How can businesses tackle the security challenges presented by a cloud IT environment? Software vendor, CA, dished out some advice at the CA Expo at the Sydney Convention and Exhibition Centre.
CA chief security architect, Tim Brown, outlined the increased security threats facing organisations.
Creation of malware used to be motivated by notoriety but this has changed since Web 2.0 came onto the scene. With more technology, reach, better bandwidth and a connection into almost every home, the “bad guys” learnt how to make money and organised crime has come into the picture, according to Brown.
“Over a short period of time – about a year – the motivation of malware shifted from notoriety to monetary,” he said.
Brown claimed 98 per cent of the malware is created purely for either stealing information off a machine or taking control over a machine and using it as a botnet. Organised crime has also entered the picture and cyber attacks have becoming big business.
“They’re looking, they’re investigating, they are finding threats before the good guys find the threats and they are taking advantage of that,” he said. “It just shows the level of maturity they have.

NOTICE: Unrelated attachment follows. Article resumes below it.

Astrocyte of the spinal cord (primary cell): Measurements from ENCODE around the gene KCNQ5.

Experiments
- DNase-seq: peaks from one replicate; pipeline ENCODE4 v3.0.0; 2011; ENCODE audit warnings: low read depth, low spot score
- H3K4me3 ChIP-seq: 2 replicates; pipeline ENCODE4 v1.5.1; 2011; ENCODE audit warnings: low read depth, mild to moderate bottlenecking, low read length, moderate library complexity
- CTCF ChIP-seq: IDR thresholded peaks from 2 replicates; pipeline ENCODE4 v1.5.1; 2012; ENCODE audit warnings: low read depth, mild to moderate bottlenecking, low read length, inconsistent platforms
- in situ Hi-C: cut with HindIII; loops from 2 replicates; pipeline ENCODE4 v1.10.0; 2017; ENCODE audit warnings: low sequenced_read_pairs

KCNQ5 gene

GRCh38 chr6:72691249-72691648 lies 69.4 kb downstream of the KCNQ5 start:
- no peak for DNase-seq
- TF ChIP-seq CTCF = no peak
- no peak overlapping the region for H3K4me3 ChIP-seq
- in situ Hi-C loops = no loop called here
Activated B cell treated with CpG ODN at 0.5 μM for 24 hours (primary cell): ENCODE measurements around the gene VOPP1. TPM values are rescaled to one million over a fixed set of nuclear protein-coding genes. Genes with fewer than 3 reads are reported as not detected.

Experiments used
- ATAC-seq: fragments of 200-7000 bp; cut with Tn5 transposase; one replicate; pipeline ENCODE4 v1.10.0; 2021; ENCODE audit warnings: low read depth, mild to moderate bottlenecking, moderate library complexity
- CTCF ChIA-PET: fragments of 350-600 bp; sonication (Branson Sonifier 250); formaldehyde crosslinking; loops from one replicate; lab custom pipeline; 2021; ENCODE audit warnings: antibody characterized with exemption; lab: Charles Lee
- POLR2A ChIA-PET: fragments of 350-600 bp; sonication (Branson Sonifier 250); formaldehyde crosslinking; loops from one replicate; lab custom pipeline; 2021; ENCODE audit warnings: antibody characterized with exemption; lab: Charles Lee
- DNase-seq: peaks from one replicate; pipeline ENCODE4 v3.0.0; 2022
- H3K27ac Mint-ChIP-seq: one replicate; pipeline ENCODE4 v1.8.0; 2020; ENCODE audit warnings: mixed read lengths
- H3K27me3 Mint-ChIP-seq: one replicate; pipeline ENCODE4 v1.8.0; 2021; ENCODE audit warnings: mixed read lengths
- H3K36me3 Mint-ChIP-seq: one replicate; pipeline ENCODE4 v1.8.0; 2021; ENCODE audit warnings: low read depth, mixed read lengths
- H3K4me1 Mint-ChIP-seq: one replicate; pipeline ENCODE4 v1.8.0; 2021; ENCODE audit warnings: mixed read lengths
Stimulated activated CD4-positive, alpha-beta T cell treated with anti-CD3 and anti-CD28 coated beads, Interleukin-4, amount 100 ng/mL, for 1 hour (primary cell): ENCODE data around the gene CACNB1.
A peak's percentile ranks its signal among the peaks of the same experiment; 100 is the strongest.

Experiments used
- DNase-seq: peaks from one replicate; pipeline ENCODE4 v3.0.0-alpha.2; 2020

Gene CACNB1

“... The cloud and virtualisation are really going to make this issue of where data is stored, how data is controlled, even more difficult.”
Companies that chose to adopt external cloud models are presented with risks and opportunities. Handing information and applications over to a third party service provider might seem risky but a service provider may enforce better security practices to protect the data than can be done internally, according to Brown.
“That said, we see a huge number of disparate companies in the cloud,” he said. “We’re seeing a huge expansion right now, especially on the infrastructure-as-a-service (IAAS) area where lots of little companies are popping up, willing to give you machines on demand.
“The problem is, not all these guys are very mature... So it is really buyers beware in some of these instances.”
Overall, Brown saw the loss of control, distrust in service providers and lack of awareness of users in terms of what has gone into their cloud environments as some of the major challenges in this field.
He made the following recommendations to solve the problems:
- Identify what are appropriate cloud solutions by evaluating the people, processes and technology that affect the cloud.
- Evaluate service providers on depth of solution, security, references and viability.
- Understand the risk, create complete compliance plans and including the cloud provider and its solutions. Adjust, not overhaul, security policies to fit a cloud environment.
- Closely scrutinise contracts, service level agreements, availability and disaster recovery plans
- Understand the how the cloud service work and what it can do for the business; become an auditor.
- Move security closer to the data such as through encryption and managing keys appropriately.